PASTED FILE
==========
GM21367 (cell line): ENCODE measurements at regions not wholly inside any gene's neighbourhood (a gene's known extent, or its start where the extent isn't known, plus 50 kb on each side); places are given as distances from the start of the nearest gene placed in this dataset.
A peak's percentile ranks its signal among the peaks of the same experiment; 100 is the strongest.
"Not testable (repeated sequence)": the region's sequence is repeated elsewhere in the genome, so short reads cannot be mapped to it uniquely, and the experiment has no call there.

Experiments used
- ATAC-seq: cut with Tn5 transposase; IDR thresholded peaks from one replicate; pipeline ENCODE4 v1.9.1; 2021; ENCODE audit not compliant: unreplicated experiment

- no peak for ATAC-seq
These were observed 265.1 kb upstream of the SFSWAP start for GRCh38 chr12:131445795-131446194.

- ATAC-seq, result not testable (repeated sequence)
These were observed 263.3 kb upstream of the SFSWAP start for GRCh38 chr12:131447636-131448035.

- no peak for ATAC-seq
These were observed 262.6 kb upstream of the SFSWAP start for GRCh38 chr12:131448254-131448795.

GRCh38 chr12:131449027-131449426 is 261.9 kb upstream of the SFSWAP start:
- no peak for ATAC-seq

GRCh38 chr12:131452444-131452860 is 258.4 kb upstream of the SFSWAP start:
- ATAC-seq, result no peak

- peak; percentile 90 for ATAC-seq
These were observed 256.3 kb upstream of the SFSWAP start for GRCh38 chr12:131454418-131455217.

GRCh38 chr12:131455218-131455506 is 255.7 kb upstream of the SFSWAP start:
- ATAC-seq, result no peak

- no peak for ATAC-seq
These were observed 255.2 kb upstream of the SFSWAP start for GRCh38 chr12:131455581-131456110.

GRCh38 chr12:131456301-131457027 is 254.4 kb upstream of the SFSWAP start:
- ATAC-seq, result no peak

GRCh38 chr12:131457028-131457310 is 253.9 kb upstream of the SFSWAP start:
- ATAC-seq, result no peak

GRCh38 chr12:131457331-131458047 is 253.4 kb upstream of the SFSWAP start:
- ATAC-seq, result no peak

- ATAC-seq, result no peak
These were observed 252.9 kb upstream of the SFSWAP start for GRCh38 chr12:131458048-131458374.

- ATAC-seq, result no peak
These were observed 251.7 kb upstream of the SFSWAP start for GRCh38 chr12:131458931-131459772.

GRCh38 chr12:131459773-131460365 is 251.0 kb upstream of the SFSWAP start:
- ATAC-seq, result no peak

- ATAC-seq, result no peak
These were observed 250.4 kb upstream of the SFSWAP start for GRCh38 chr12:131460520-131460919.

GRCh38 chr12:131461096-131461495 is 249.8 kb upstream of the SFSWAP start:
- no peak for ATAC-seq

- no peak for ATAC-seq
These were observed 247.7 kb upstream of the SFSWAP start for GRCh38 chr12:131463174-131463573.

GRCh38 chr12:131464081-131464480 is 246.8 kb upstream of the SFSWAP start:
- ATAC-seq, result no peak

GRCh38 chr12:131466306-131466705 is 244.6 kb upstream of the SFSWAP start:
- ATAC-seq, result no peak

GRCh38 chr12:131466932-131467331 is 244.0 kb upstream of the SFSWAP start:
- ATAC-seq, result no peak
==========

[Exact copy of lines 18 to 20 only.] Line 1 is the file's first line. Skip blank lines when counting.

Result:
GRCh38 chr12:131455218-131455506 is 255.7 kb upstream of the SFSWAP start:
- ATAC-seq, result no peak

- no peak for ATAC-seq